As promised, Thursday is filled with really quality Holiday films. None of which one should refer to as a “classic”. The sub-grouping of “made for TV” movies deserve a real consideration. If they are the right made for TV movies. Debbie Macomber, who has made our schedule previously with the Mrs. Miracle franchise reappears today. Along with movie that loosely chronicles a Christmas in the young life of one of America’s greatest contemporary painters. There are no specials, animated films, or as I mentioned, unquestioned classics. Thursday would be a great day to discover some of these lesser known but still quality movies you may not be as familiar with.
Debbie Macomber’s Trading Christmas. This Macomber gem follows the Christmas plans of four adults and two college kids. Emily is a widow and mother to Heather (college kid). Faith is Emily’s close friend. Charles and Ray are brothers. Charles decides to escape the noise by house swapping with Emily. Emily decides to surprise Heather who is no longer in Boston. She and her boyfriend hopped a plane to Arizona. Faith decides to surprise Emily not knowing that Charles will be in Emily’s house. Emily meets Ray unintentionally and they spend some time together. With they’re completely opposing backgrounds and temperaments, how will they make it through the holiday?
The Ultimate Gift. James Garner is the wealthy patriarch of a spoiled family. He prepares a video will to be executed exactly to his specifications. Most of the family get not much if anything. His grandson is particularly jaded. He lives the life of a relative playboy heir. Grandpa Stevens plan is to set his grandson on a journey that will teach him all the lessons (or impart ‘gifts’) that will turn Jason Stevens into the man he’s supposed to be. If he follows the will to the letter, he gets everything. There’s also a cute little girl who will impact his life more than he knows.
A Christmas Visitor. William Devane plays George a family man who cannot let go of the loss of his son on the battlefield. His daughter fights for life as she could be facing a terminal illness. The confirmation of which won’t be received until after Christmas. Which only complicates things as this family has not celebrated Christmas in 11 years. The catalyst of which is the death of their military son on Christmas 11 years ago. A stranger strolls through town who served in the same place and time that took their son. Is he a friend, an acquaintance, or is there something much deeper at play?
Thomas Kinkade’s A Christmas Cottage. This falls into that category of must see (at least once) made for TV Christmas movies. The cast alone is impressive for what it is. The young Thomas Kinkade is played by none other than Supernatural’s own, Jared Padalecky. His brother, Aaron Ashmore (who played the son who died in A Christmas Visitor), Their mother is played by Marcia Gay Harden. Young Kinkade’s mentor is played by Peter O’Toole. With a smattering of other names you might or might not be familiar with. Ed Asner, Chris Elliot, Richard Moll, Kiersten Warren , and Richard Burgi just to name a few. This is the story of two sons doing whatever they can to save their childhood home facing foreclosure. In the process endearing themselves to the community. This one really shouldn’t be missed. As a huge fan of Thomas Kinkade’s artwork, I may be biased.
The Christmas Card. This one made an appearance on yesterday’s list. The gist of it is Sgt. Cody Cullen receives a Christmas Card from a stranger and decides to seek her out.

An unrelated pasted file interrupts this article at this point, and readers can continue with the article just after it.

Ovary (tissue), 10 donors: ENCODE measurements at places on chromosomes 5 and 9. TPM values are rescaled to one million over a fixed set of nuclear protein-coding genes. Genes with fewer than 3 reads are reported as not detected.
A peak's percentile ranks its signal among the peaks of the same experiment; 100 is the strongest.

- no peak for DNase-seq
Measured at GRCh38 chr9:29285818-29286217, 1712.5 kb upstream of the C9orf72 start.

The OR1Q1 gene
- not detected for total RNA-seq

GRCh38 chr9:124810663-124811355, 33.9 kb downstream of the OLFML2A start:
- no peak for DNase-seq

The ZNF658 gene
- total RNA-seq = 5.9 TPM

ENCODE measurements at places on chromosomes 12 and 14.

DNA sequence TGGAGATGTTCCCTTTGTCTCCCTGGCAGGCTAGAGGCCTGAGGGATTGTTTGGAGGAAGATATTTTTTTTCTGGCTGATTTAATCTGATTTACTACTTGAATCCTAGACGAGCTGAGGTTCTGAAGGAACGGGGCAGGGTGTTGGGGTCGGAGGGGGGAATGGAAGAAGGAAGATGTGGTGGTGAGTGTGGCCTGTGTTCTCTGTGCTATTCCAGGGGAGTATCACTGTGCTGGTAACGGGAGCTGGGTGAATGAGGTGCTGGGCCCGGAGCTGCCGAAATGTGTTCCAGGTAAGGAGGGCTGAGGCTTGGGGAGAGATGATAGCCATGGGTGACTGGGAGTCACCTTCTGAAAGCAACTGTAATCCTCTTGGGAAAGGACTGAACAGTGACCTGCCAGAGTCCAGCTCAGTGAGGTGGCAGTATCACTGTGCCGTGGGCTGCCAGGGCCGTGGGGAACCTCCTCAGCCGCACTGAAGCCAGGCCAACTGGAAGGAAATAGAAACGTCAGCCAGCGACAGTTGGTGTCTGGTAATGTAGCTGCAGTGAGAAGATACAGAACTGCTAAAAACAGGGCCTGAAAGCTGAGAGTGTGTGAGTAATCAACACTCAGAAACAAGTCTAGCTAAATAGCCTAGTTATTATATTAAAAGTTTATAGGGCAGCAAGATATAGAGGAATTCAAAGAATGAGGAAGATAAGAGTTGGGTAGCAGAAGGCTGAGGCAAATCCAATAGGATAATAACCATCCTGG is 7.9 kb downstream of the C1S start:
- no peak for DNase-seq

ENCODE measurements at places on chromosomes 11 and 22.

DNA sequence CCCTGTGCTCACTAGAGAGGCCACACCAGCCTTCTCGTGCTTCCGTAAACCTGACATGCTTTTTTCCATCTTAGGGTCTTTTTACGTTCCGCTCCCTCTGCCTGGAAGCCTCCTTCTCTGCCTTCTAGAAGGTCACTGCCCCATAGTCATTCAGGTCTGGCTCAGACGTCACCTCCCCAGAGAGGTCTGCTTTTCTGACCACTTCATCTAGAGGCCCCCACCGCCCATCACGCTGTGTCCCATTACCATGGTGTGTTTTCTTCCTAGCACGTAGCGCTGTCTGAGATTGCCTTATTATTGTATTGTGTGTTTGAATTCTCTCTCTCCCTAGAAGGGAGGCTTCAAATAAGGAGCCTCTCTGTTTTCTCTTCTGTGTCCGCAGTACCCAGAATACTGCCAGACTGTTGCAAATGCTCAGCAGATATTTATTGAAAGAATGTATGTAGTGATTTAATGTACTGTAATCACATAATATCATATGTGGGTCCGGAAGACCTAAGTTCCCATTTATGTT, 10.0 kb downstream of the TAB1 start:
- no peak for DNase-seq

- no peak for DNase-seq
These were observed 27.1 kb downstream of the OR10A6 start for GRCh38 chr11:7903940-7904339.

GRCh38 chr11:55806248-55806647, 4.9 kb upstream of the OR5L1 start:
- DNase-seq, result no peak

Holiday in Handcuffs. I may enjoy this one a little more than I should. Melissa Joan Hart plays Gertrude who kidnaps David Martin played by Mario Lopez. Her master plan being that she will convince him to pretend to be her boyfriend and thus avoid the shame and ridicule that would inevitably ensue if she showed up without her boyfriend, which she no longer has. Simultaneously, while Gertie is worried that she is the only source of disappointment for her family, she discovers that both of her siblings are equally disappointing. At least according to their father’s plan for them.
A Princess for Christmas. Katie McGrath plays Jules, who is in charge of caring for her late sister’s children. Her late sister was married to Charles, Prince of Castlebury. An arrangement that Edward the Duke of Castlebury (played by one time James Bond, Roger Moore) was never alright with. Paisley Winterbottom (the butler) seeks out Jules to invite her and the kids to spend the holiday with their royal family. You don’t need a great deal of context clues to decipher what comes next.
The Santa Clause. Yes, that Santa Clause. This is story of the actual Santa Claus falling off Tim Allen’s roof and thus invoking the Santa “Clause”. The cast is good. The production value is good. My hesitation about this movie is that it spends too much time with the effect becoming the real Santa has on Scott Calvin’s life and not enough on the whimsical part of being Santa. That said, I still consider this a very worthwhile movie. My problem is that it’s what I call a Fast Forward movie. Having seen every minute of it, I can and would fast forward through a decent amount of this movie.
Fred Claus. Any best of list you’re likely to find will not include Fred Claus. And to be honest, I really don’t know why that is. It’s a fun movie that doesn’t take itself too seriously with plenty of Vince Vaughn and Paul Giamatti style comedy. As the story goes, Fred (brother of Santa Claus) travels to the north pole (with his own selfish agenda in mind) to help his brother get through the final push towards Christmas. The story complicates when a consultant (Kevin Spacey) comes to analyze and hopefully for him, shut down Christmas.